A revocable living trust is a legal arrangement that allows an individual (the grantor or settlor) to place their assets into a trust during their lifetime. The trust is "revocable" because the grantor retains the right to make changes, amend, or revoke the trust at any time during their lifetime, as long as they are mentally competent.
Here are some key elements of a revocable living trust:
This is the person who creates the trust and transfers their assets into it.
The grantor typically serves as the initial trustee, maintaining control over the assets. However, a successor trustee is named to take over in the event of the grantor's incapacity or death.
These are the individuals or entities who will receive the trust assets upon the grantor's death or according to the terms specified in the trust document.
The grantor transfers ownership of their assets into the trust, which may include real estate, bank accounts, investments, and personal property. Other assets, such as retirement accounts, investment accounts, etc…are not transferred into the trust, but will be amended to name the trust as the beneficiary.
As the name suggests, the grantor can change, amend, or revoke the trust at any time during their lifetime. This flexibility is a key feature of revocable living trusts.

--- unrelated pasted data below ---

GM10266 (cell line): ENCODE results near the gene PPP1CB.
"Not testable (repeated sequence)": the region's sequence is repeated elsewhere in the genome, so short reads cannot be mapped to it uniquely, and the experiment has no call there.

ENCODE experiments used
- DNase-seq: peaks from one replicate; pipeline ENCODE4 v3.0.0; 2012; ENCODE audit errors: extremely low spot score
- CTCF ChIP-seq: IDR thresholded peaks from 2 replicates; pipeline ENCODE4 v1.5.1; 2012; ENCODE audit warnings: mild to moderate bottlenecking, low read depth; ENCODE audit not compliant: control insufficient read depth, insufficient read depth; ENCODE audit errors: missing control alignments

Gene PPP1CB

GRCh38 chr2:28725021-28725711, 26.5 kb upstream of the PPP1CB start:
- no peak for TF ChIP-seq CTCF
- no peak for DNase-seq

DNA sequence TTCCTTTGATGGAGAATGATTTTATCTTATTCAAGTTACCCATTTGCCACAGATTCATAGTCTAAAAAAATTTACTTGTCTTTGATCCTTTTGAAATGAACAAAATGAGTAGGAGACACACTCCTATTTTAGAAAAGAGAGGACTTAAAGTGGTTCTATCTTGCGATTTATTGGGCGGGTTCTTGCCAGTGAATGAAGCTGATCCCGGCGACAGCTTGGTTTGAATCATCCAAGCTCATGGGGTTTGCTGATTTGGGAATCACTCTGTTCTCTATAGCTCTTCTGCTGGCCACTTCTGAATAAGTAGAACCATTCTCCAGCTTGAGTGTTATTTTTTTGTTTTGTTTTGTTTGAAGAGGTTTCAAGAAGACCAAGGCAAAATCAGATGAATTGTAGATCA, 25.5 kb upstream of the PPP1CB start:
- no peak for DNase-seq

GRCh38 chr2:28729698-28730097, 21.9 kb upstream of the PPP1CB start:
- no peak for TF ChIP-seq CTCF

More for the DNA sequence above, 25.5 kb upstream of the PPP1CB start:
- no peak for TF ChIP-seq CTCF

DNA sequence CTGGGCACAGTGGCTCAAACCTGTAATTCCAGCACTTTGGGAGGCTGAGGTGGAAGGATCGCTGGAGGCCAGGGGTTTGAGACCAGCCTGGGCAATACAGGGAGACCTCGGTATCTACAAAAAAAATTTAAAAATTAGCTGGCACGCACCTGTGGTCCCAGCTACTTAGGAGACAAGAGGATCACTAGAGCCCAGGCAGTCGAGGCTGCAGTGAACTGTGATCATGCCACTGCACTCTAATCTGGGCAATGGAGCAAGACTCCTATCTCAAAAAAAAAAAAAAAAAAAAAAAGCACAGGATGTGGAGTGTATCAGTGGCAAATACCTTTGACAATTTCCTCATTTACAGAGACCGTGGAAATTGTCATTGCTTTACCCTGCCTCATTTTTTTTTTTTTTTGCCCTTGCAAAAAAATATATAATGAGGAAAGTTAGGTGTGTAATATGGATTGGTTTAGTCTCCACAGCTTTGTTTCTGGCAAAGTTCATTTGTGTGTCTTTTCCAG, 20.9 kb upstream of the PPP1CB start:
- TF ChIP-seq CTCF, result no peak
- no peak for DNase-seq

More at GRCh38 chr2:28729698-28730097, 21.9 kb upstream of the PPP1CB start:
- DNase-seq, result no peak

One of the primary advantages of a revocable living trust is that it can help avoid probate, the legal process of validating a will and distributing assets. Assets held in the trust are generally distributed according to the trust terms without going through probate.
Unlike a will, which becomes a public record when probated, the terms of a revocable living trust typically remain private.
The trust provides for the seamless transition of management and control of assets in the event the grantor becomes incapacitated, as the successor trustee can take over without the need for court intervention.
It's important to note that while a revocable living trust offers flexibility and certain advantages, it may not be necessary or suitable for everyone. The decision to establish a trust should be based on individual circumstances, estate planning goals, and trusted legal advice.
Not sure where to start? Click here to schedule a free 15-min phone call and we will gladly answer your questions and address any concerns you may have about the process of estate planning.